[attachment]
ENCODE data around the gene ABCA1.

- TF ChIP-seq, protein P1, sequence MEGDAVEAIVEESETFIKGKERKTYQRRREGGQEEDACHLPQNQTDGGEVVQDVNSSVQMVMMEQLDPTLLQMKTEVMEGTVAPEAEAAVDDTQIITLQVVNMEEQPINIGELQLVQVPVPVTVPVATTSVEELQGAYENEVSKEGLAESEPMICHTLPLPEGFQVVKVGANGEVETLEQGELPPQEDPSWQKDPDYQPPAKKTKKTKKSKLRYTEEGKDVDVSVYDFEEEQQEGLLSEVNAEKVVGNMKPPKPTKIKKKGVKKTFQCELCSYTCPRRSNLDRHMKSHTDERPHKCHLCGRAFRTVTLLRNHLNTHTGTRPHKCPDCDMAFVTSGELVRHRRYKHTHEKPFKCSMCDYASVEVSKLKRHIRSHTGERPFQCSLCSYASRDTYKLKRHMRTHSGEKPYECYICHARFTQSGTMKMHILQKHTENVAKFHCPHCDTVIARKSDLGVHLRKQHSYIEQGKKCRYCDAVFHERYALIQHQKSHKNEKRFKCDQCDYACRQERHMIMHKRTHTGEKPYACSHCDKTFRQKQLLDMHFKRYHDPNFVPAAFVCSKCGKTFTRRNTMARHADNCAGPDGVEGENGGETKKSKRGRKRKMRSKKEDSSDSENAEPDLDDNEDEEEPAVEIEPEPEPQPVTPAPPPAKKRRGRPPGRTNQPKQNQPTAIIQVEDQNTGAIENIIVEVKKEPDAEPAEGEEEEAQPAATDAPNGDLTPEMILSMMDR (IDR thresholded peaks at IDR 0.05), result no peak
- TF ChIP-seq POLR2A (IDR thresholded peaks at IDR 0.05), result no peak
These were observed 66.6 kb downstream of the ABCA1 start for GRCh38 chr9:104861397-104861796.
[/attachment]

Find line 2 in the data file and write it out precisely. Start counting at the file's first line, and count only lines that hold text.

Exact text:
- TF ChIP-seq, protein P1, sequence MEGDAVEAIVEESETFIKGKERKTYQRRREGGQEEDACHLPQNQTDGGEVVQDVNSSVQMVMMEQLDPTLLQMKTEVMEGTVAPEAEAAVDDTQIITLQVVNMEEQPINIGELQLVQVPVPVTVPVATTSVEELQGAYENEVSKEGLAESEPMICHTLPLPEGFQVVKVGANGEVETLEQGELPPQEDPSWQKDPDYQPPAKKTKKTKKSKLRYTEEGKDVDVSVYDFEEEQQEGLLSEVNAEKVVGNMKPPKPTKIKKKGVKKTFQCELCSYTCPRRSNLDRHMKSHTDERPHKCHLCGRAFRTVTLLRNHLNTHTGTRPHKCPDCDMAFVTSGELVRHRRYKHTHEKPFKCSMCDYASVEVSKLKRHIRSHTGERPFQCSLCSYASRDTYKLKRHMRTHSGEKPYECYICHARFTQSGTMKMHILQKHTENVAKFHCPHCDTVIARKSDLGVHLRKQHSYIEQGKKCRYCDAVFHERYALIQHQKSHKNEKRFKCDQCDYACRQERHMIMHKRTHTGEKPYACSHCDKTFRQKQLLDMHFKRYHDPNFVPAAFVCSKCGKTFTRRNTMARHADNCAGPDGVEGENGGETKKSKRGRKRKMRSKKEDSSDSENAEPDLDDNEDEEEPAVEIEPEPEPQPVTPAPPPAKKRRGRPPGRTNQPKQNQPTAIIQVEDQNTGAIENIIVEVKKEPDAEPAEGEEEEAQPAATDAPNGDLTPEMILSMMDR (IDR thresholded peaks at IDR 0.05), result no peak